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Ernesto Inarkiev vs Vassily Ivanchuk
FIDE Jermuk Grand Prix (2009), Jermuk ARM, rd 2, Aug-10
Sicilian Defense: Lasker-Pelikan. Sveshnikov Variation Chelyabinsk Variation (B33)  ·  1/2-1/2


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find similar games 2 more E Inarkiev/Ivanchuk games
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Kibitzer's Corner
Aug-10-09  Marmot PFL: Many ways to win, but my favorite is 83 Nd5! and the king can't approach - 83...Nh5+ 84 Kxe5 Kd7 85 Nf6+. Kramnik I would expect to find this move blindfolded.
Aug-10-09  Jason Frost: <Marmot PFL: Many ways to win>

83. Nd5+ is the only way to win and is very complicated, I wouldn't expect anyone to find it (maybe play it by accident, but not find that it is winning) after such a long game in blindfold.

Too bad Inarkiev didn't find it, but I think only Jako, Kramnik and the other top endgame players can be expected to find such a move in a regular game.

Premium Chessgames Member
  tamar: Missing 83 Nd5 lengthened the winning process, but 83 Kxe5 was one of several longer tablebase sequences.

Inarkiev finally gave away the win with 85 Kf8 when 85 Kg7 would allow him to chase away the knight from f5 with Kf6.

Even if he had found that, it takes an additional knight tour through g2 to take away additional squares.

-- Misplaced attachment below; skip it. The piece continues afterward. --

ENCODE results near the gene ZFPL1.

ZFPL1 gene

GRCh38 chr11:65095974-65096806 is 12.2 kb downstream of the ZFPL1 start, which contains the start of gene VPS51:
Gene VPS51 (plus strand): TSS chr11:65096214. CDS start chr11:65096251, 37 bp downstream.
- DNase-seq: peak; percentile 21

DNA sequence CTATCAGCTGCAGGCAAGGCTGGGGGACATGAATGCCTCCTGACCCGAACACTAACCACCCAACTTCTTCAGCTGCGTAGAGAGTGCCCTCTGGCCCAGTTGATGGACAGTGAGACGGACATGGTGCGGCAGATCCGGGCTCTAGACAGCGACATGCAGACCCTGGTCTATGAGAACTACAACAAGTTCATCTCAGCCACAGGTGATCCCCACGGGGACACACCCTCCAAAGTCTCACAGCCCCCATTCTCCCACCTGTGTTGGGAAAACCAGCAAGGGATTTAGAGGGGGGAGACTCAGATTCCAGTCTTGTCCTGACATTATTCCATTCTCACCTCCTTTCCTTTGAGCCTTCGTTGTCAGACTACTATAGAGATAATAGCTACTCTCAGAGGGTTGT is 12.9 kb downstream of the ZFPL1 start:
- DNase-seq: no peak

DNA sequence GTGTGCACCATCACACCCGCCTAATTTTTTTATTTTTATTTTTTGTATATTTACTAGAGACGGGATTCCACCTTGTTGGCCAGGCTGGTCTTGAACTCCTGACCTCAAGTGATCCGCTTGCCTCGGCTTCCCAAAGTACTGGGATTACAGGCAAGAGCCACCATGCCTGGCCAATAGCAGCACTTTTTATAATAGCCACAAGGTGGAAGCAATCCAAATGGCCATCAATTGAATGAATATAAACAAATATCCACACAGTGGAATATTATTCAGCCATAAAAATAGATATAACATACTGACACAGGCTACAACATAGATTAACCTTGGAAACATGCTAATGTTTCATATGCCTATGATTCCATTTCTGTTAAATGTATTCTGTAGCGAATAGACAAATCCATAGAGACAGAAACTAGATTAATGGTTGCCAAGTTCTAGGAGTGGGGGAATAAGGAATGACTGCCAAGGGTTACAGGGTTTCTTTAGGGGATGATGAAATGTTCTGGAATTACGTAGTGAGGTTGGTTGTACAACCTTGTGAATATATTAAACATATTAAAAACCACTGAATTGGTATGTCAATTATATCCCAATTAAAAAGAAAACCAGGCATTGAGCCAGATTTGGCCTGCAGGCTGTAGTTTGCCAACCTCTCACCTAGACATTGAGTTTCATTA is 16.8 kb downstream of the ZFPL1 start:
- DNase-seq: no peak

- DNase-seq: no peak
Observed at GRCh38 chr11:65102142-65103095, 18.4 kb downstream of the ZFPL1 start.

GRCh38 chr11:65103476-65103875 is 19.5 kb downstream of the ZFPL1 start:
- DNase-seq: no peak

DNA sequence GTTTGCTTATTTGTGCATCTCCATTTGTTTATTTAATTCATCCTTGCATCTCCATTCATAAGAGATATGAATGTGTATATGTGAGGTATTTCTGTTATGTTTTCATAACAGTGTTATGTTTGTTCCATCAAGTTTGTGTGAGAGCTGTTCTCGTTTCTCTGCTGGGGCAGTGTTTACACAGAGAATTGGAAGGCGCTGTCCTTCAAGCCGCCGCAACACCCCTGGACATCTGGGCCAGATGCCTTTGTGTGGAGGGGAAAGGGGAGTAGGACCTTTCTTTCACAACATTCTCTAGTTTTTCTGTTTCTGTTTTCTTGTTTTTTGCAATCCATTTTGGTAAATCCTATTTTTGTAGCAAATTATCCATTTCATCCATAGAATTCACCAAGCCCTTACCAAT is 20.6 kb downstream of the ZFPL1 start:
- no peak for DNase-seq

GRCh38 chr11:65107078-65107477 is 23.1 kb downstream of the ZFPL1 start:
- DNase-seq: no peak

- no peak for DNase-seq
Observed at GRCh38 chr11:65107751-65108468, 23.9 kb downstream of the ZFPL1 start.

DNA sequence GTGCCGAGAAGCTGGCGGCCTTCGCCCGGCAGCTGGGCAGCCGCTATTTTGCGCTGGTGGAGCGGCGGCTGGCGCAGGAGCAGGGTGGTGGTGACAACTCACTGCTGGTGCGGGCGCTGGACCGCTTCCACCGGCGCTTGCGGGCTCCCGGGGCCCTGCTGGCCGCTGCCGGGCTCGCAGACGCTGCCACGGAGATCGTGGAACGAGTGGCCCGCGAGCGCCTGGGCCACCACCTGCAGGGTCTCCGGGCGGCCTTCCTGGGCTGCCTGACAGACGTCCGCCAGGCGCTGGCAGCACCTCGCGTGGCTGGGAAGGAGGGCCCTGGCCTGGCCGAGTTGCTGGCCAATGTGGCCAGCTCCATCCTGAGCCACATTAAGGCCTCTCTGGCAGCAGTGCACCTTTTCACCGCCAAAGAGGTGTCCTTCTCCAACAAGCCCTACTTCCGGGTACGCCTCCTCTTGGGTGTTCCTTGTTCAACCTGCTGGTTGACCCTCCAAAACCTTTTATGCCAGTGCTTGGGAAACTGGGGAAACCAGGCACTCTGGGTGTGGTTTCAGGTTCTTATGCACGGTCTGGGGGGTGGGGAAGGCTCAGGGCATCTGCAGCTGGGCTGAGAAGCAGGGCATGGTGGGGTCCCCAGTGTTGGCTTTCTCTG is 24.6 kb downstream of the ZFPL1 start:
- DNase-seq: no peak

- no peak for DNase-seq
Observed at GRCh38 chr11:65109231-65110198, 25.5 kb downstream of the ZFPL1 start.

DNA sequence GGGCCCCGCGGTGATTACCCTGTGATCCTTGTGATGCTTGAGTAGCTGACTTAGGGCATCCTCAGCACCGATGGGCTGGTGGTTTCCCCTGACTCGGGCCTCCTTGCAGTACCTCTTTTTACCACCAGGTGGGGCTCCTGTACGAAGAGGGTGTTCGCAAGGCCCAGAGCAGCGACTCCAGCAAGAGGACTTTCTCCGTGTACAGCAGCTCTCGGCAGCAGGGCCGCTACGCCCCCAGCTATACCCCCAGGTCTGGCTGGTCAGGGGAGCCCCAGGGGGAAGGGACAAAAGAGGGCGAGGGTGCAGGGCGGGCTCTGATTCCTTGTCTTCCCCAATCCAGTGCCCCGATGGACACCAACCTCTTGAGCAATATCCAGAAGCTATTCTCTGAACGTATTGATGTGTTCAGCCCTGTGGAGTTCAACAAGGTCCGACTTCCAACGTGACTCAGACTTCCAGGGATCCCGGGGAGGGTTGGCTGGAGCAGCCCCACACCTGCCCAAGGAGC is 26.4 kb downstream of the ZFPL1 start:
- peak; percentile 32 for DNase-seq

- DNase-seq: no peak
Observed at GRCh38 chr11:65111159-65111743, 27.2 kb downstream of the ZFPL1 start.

Like anything else, once you have seen it, it does not seem incredibly difficult, but that is an illusion.

Aug-10-09  Jason Frost: <tamar> Thanks for the clarification. I was playing through it with Fritz and it was only able to win after 83. Nd5, very interesting that tablebase shows 6 wins. Still think it is very hard to win for any human however.
Premium Chessgames Member
  tamar: Pity that Inarkiev missed the study like win, after assiduously setting it up with 68 f4.

<Jason Frost> Difficulty is always tough to measure. By taking 83 Kxe5, Inarkiev insured that he would not get a zero based on time loss.

Will be interesting to hear if either player saw the win.

Aug-10-09  walker: Chucky is genius! Period.
Aug-10-09  shakh.i.shekh: I see Ivanchuk found a bit of Ponomariov in him, defending a poor end game to the bitter end and making a draw when he might have (should have?) lost. It always stuck me that unlike Ponimariov, Anand, and Fischer, Ivanchuk typically did display great determination in defending lost games.
Aug-10-09  shakh.i.shekh: Meant to say that unlike Ponomariov, Anand and Fischer, Ivanchuk rarely displays great tenacity in defending lost end games.
Aug-11-09  kurtrichards: This could have given Inarkiev a point if not for time problem. But Ivanchuk is a great defender so 1/2-1/2.
Aug-11-09  Knight13: <kurtrichards: This could have given Inarkiev a point if not for time problem.>

And I wonder why no one ever says <this could have given Ivanchuk a point if not for time problem> or <Ivanchuk could've lost if he got in time trouble>, knowing that he is a bit infamous for getting in time pressure often?

Aug-15-09  Resignation Trap: Inarkiev missed his last chance to win in this position after 85...Nd6+:

click for larger view

According to Shredder Tablebase: , Ernesto's 86. Kf8? only draws. Instead, 86.Kg7 wins.

Here's Black's toughest defense: 86.Kg7 Nf5+ 87.Kf6! Nd6 88.Nd5 Nd8+ 89.Kf7 Nd6+ 90.Kg7 Ke6 91.Kh7! Nf5 92.Ne3! Ne7 93.g7 Ke5 94.Ng2 Nd5 95.Nh4 Nf6+ 96.Kh8 Ke6 97.Ng6 Kf7 98.Ne5+ Ke6 99.Ng4 and wins easily.

Aug-26-09  Hot Logic: I guess this helps validate what players say when they complain about endgames getting butchered by time trouble [due to shorter time controls].
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